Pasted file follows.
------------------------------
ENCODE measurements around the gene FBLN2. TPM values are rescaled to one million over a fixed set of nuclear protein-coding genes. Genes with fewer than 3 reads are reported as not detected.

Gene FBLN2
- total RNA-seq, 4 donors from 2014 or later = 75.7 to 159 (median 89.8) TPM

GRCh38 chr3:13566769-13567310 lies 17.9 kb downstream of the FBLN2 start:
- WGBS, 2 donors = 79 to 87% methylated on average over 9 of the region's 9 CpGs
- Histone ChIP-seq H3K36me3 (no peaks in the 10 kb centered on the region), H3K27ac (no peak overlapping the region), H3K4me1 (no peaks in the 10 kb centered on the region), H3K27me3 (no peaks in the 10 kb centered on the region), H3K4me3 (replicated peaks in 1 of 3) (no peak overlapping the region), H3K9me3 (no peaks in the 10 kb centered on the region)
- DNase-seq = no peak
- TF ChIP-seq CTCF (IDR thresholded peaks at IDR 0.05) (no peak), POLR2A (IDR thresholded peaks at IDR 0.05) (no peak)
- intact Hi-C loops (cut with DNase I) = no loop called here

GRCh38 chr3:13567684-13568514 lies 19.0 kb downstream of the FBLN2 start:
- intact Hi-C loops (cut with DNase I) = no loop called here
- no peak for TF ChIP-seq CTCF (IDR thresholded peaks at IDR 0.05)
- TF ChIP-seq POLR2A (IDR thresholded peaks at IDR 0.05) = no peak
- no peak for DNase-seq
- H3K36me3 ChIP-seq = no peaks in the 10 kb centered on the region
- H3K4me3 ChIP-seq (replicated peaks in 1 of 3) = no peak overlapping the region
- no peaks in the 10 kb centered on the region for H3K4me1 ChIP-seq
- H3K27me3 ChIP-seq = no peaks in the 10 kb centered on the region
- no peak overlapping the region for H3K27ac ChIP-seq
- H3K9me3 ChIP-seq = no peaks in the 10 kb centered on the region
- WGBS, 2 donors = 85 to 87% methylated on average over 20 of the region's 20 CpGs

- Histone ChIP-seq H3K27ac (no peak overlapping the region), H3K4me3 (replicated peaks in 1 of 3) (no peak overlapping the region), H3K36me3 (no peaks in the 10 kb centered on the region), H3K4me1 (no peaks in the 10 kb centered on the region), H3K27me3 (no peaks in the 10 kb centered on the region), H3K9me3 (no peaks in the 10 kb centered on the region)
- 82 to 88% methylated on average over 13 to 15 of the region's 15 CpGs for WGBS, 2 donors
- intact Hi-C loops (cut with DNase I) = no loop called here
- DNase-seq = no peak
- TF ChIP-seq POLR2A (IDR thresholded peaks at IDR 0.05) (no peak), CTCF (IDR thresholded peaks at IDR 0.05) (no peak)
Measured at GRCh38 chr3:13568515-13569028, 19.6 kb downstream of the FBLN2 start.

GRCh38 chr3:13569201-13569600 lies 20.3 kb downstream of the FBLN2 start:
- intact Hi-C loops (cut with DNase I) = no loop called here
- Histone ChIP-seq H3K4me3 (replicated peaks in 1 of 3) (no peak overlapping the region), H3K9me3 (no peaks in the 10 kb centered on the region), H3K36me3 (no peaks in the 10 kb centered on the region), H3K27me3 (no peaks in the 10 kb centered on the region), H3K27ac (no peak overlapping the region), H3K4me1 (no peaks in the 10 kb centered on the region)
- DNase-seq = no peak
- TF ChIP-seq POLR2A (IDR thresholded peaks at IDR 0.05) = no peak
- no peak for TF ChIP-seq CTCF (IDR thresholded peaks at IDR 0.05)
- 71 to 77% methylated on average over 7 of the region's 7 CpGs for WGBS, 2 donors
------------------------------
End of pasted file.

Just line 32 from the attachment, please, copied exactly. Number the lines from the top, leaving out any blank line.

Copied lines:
- TF ChIP-seq POLR2A (IDR thresholded peaks at IDR 0.05) = no peak